When someone intersperses their senotences with the word ‘um’ or ‘er’ or ‘ah’, the message they send is something like, ‘I’m struggling here, so give me space. I’m thinking about what I’m going to say, because I don’t quite know what I’m talking about. Just wait.’
That’s what an ‘um’ means. Even though the person continues speaking a fraction of a second later, the damage is done. On a subconscious level the listener has received that message, and on that same subconscious level will take the speaker a fraction less seriously.
Listen to a person confident in what they are saying. They won’t ‘um’ or ‘er’. They speak fluently and articulately. The message they give is: I know what I am talking about.
Simply: don’t do it. Don’t intersperse your sentences with ‘um’ and ‘er’.
Every time you ‘um’ and ‘ah’ you tell the listener that you don’t have a firm belief in what you are saying. You are admitting that you’re coming up with the material as you go along, or that you don’t know how to impart what you want to say. Either way, you are admitting that you’re struggling. You send that message, yet want the listener to take you seriously?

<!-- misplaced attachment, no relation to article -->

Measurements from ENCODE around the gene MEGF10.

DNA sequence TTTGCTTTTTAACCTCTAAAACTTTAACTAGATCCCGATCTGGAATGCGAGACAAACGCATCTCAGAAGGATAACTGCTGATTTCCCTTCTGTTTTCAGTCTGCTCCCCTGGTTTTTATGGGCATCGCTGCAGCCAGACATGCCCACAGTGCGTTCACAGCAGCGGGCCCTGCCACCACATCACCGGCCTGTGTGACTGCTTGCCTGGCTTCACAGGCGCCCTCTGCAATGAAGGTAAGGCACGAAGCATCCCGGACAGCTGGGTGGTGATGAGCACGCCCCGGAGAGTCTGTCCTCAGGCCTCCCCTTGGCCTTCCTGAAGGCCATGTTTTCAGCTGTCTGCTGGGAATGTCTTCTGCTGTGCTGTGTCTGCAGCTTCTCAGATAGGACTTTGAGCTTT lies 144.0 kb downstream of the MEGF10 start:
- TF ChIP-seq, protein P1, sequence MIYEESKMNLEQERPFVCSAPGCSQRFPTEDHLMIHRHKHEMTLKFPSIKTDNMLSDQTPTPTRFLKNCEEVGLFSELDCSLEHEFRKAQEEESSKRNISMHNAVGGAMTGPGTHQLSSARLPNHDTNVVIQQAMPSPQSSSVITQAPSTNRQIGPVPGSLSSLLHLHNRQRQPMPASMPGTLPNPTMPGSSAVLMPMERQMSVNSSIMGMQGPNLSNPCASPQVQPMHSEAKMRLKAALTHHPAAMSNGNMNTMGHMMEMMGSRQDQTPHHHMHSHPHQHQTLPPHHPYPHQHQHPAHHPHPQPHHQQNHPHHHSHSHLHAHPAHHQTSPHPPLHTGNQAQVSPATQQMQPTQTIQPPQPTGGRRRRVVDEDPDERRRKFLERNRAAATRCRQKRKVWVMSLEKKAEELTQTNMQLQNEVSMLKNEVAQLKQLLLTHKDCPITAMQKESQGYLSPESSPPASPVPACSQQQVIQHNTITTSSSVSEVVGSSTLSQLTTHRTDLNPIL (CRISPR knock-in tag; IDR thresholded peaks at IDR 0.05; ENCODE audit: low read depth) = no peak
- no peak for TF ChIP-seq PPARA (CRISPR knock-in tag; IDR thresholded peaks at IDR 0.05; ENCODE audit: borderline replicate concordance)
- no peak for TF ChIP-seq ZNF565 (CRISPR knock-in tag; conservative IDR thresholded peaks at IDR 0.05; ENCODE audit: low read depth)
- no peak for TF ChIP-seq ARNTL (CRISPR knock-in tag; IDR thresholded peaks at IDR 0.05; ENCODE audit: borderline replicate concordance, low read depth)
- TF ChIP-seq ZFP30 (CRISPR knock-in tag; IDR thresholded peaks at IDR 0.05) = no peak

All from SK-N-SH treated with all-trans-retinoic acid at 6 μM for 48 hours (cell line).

And, leave out each and every you know. ‘Well, he was terrified, you know. He . . .’
You’ve seen television advertisements. Does the person talking to you um and er? No, they don’t. Advertisement-makers make damned sure their speakers sound confident. Take their lead.
When you learn to speak without umming you increase your chances of sounding like you know what you are talking about. You’re speaking with conviction. You sound intelligent. Authoritative. Sharp.
Your listener will probably not notice that you are not umming, and not notice that you sound clear and direct, and not notice that to listen to you speak is a pleasure. But on a subconscious level they will notice.
That’s my claim, anyway. The researcher, Nicholas Christenfeld, in his article ‘Does it Hurt to Say Um?’ disagrees. He says ums do little harm, and that we only notice them when we aren’t listening to the speaker’s content (i.e. when the speaker isn’t interesting). He concludes by suggesting we make our content interesting.
Nicholas doesn’t negate the subconscious effects, which are hard to measure. But even if he is correct, few of us are always interesting, so we can still benefit by deleting our ums.